Credit where credit is due.
I am quoted in “Raise a Reader” (Vancouver Sun, Sept 17) as follows:
“University of Southern California linguist, professor emeritus and literacy activist Stephen Krashen said … research suggests that a single “home run” book or series can create a voluntary reader.
A study done by Krashen involving 214 fourth graders from three Los Angeles elementary schools found that over half of the students could identify the particular book that first interested them in reading.”
Jim Trelease, the author of the Read Aloud Handbook, came up with the idea of the “home run book,” the idea that a single reading experience can create a lifetime reader.
I am given credit for research confirming that the home run idea is right, but I was not the primary researcher in any of the studies. Most of the credit should go to Jiyoung Kim, Debra Von Sprecken and Joanne Ujiie. Here are the studies (all three are available at http://www.sdkrashen.com/index.php?cat=2).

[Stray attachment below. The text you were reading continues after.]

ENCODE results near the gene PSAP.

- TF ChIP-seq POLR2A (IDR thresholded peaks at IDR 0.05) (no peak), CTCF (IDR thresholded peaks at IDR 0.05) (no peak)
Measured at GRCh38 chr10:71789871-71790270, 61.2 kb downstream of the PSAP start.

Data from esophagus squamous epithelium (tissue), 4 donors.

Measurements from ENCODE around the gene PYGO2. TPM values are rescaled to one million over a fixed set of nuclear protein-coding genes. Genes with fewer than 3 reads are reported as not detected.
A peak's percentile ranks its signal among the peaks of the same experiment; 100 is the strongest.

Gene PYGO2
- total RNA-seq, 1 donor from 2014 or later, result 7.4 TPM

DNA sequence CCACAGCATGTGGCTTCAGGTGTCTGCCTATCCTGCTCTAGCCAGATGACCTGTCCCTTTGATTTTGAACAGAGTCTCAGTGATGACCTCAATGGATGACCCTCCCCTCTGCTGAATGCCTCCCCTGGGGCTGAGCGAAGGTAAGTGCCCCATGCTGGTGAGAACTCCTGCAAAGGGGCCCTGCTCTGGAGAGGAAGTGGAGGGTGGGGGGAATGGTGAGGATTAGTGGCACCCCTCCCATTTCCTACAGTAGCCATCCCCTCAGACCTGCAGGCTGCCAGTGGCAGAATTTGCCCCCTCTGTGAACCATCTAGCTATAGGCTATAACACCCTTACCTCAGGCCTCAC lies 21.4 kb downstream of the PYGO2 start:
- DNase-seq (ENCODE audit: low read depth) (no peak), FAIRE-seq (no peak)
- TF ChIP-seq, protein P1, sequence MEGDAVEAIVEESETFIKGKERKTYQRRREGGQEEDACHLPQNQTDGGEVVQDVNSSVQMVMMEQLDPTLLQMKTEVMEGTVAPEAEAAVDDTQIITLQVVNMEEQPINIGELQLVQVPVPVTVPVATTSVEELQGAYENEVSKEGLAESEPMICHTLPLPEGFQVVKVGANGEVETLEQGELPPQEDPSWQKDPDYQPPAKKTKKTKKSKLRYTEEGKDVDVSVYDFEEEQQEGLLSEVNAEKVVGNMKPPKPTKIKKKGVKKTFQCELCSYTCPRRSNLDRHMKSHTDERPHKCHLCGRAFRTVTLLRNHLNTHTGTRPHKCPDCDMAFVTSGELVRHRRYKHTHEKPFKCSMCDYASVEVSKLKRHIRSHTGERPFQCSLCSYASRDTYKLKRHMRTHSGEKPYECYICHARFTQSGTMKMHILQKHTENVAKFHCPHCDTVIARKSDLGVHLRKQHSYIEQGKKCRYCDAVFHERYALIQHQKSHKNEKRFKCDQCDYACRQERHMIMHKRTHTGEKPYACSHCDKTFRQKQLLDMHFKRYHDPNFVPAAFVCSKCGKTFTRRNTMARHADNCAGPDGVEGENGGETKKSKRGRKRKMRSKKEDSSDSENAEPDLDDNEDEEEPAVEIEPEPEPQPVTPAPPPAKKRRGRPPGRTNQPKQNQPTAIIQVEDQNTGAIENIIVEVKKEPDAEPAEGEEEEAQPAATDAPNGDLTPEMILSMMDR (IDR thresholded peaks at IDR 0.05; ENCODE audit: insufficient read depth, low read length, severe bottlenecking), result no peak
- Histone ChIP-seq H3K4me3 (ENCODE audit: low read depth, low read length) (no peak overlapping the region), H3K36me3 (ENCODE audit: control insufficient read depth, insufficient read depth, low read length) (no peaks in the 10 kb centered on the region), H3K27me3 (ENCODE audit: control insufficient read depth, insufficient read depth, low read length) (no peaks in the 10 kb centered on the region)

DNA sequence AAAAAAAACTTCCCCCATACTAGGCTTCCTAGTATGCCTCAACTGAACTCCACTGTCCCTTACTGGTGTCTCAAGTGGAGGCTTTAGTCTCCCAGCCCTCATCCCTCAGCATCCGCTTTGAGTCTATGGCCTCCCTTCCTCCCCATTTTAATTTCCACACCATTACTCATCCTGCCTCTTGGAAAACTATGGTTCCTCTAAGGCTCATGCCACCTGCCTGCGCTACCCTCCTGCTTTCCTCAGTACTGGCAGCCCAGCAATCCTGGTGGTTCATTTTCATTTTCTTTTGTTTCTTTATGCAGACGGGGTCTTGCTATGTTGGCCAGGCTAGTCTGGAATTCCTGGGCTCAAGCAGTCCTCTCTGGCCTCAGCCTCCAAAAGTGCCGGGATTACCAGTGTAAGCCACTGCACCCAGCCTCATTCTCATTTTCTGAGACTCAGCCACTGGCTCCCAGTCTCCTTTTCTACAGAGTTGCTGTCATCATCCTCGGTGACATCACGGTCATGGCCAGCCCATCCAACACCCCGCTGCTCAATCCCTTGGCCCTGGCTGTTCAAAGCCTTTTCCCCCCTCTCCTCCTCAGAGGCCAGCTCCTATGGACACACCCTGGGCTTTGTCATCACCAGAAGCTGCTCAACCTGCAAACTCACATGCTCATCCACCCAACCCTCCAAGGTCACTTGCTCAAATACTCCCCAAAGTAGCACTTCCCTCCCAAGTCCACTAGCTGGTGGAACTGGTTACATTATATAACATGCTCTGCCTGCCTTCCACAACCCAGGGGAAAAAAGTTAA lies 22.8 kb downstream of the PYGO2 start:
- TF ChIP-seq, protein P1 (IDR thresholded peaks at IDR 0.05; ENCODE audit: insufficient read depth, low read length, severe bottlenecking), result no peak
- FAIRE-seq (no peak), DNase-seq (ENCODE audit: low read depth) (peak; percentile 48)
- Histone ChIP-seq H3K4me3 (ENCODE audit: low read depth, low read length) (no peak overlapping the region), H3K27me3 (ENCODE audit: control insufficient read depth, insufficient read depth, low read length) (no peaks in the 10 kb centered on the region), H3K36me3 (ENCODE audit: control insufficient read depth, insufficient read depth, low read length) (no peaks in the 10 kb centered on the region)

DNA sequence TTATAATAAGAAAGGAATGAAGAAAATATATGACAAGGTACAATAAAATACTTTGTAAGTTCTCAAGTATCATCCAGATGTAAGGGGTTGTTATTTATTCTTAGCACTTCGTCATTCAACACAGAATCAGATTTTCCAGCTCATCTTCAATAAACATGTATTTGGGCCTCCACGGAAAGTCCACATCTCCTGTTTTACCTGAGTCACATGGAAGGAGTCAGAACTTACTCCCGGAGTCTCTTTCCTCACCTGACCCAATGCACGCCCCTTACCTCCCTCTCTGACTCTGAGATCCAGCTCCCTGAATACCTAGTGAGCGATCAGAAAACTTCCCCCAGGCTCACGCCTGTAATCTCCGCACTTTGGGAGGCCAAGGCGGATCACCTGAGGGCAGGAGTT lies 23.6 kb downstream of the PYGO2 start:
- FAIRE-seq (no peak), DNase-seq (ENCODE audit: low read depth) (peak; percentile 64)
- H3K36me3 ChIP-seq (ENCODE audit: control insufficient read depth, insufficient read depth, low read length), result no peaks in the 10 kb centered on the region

Von Sprecken, D., Kim, J. and Krashen, S. 2000. The home run book: Can one positive reading experience create a reader? California School Library Journal 23 (2): 8-9.
Kim, J. and Krashen, S. 2000. Another home run. California English 6(2): 25.
Ujiie, J. and Krashen, S. 2002. Home run books and reading enjoyment. Knowledge Quest 31(1): 36-37.
Original article: http://www.vancouversun.com/business/Raise+reader+Popular+teen+books+develop+lifelong+passion+prose/7256386/story.html#ixzz26nQ1Qei0